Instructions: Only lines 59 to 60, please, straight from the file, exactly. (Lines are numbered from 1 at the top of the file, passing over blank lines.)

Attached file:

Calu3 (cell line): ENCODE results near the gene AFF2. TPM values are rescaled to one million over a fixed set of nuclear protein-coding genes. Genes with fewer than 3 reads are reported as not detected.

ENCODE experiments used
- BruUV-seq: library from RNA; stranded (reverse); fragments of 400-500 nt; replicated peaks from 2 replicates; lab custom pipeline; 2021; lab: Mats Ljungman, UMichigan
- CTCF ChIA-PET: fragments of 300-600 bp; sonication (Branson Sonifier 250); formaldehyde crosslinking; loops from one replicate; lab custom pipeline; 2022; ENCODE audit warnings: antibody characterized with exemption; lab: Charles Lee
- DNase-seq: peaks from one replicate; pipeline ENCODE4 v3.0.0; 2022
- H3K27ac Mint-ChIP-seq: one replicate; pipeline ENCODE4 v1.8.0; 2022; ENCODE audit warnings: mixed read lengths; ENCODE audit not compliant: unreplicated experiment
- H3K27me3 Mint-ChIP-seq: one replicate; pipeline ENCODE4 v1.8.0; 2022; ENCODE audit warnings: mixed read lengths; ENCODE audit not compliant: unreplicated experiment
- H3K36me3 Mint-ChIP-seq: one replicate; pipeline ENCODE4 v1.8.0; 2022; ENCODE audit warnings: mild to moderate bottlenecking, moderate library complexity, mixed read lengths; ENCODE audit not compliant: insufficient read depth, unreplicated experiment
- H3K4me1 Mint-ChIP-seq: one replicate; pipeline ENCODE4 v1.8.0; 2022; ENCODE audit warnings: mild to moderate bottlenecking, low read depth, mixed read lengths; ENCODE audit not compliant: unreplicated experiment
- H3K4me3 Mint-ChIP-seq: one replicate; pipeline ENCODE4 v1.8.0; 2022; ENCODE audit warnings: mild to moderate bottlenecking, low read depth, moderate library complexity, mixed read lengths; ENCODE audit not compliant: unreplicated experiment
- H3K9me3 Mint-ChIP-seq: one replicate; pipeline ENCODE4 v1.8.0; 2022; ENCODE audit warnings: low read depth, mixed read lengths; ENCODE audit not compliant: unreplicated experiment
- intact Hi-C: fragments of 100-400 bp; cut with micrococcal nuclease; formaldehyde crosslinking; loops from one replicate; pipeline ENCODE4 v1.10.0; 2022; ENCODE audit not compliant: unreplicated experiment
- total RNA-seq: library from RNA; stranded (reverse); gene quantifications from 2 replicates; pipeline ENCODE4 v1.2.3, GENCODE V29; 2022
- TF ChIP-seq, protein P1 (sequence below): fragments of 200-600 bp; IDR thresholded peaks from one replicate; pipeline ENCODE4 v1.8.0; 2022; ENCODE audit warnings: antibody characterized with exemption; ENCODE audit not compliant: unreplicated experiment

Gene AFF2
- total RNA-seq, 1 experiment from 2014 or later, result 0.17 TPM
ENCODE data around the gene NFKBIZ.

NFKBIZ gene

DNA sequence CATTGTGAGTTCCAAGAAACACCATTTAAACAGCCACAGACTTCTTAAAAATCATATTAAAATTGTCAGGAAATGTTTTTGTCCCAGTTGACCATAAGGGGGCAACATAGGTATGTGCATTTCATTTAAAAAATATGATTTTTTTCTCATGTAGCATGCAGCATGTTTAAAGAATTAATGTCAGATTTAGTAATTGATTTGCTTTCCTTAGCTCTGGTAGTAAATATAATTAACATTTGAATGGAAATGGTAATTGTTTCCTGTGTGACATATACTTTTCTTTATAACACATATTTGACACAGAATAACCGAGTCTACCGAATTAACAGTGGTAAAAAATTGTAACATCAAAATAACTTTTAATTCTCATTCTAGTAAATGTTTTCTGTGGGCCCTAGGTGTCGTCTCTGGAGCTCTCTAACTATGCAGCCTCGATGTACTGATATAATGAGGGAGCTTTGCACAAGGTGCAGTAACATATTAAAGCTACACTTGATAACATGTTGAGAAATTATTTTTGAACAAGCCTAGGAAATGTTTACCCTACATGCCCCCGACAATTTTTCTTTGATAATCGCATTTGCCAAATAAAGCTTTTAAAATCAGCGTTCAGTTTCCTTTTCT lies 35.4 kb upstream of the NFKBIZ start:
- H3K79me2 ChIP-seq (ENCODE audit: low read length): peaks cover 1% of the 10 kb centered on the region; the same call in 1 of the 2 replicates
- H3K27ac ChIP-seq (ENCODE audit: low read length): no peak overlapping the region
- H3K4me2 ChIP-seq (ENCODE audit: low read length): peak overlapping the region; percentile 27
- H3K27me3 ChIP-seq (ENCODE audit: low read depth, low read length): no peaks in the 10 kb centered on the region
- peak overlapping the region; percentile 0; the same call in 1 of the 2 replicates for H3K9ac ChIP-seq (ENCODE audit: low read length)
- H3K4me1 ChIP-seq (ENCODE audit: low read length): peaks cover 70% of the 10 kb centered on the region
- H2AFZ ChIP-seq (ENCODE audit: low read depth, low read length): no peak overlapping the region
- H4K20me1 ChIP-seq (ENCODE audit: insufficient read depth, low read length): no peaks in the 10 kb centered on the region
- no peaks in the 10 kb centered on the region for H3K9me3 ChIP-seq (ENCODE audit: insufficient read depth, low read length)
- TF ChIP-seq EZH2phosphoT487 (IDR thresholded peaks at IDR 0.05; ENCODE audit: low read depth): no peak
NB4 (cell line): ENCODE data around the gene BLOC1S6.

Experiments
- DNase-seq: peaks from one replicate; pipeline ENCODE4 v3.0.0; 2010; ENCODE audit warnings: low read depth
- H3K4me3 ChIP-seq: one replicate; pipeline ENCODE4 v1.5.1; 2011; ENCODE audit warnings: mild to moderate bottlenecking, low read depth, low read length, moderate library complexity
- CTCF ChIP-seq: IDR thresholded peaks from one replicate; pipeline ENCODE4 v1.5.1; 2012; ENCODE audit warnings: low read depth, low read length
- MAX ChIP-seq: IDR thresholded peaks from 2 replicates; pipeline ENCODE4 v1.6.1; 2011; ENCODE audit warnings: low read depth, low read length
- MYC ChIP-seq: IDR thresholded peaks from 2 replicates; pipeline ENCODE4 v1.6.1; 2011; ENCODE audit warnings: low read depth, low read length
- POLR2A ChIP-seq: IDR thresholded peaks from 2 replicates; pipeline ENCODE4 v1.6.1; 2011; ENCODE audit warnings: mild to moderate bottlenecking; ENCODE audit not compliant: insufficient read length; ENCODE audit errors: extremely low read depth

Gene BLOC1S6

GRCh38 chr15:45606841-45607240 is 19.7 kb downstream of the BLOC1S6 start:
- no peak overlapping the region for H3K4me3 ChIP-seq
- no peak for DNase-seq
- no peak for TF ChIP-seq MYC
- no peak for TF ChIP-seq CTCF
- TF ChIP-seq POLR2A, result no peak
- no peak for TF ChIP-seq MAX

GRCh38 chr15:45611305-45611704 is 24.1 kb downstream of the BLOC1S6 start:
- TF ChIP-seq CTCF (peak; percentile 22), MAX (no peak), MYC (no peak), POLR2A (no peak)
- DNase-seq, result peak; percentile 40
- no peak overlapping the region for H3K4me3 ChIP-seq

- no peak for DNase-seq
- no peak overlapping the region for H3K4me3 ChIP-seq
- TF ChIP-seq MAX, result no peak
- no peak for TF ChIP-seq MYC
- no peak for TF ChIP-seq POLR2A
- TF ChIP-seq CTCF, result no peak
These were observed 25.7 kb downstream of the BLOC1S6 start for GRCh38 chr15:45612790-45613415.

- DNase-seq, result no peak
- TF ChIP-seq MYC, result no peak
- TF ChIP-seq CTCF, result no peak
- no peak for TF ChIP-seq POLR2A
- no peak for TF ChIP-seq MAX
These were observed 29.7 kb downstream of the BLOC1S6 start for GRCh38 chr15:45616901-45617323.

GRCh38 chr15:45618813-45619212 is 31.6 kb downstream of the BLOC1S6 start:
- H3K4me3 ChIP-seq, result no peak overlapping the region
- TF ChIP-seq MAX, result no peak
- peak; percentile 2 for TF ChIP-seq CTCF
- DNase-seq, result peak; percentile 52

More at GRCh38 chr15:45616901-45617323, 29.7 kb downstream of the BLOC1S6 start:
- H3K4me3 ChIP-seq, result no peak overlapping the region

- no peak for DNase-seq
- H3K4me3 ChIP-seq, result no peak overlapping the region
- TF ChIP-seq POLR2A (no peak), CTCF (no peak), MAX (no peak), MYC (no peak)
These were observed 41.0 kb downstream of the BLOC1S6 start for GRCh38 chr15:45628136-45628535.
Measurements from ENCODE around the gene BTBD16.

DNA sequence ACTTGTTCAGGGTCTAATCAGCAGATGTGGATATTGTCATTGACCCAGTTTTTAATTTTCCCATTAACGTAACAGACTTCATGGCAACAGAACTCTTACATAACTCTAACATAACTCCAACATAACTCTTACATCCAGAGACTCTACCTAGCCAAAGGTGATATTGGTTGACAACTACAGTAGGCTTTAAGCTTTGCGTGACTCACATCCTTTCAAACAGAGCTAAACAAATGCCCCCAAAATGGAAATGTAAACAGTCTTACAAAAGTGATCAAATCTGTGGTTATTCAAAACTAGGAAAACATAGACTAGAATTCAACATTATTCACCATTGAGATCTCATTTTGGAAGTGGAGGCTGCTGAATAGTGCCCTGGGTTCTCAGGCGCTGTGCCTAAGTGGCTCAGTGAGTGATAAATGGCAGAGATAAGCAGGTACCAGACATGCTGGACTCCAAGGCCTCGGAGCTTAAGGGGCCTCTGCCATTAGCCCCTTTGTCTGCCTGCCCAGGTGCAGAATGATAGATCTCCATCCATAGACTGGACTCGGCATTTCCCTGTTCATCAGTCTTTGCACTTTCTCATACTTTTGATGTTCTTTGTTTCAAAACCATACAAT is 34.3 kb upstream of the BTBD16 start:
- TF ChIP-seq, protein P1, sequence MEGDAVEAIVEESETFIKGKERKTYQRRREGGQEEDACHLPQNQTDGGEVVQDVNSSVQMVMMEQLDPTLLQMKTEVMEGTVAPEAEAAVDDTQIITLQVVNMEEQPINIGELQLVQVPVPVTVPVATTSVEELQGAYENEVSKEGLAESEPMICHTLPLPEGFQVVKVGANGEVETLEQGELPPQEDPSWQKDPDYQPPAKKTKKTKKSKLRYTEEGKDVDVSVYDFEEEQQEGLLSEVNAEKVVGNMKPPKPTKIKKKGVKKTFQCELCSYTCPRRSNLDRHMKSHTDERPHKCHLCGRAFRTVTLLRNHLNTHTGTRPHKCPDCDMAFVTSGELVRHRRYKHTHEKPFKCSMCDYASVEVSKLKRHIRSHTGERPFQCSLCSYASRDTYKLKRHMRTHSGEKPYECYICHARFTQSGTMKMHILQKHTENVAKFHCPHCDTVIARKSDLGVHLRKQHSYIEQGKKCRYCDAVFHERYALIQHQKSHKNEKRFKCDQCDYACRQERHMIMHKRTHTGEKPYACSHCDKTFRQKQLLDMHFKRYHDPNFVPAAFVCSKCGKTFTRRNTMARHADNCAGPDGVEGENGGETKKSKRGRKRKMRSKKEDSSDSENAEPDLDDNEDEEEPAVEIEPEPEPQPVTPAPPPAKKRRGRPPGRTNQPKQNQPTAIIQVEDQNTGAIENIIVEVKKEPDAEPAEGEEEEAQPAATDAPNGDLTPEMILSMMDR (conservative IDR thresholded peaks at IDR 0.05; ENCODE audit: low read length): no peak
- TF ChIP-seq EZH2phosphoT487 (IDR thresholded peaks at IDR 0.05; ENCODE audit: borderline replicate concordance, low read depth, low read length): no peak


- TF ChIP-seq CTCF, result no peak
- no peak for TF ChIP-seq POLR2A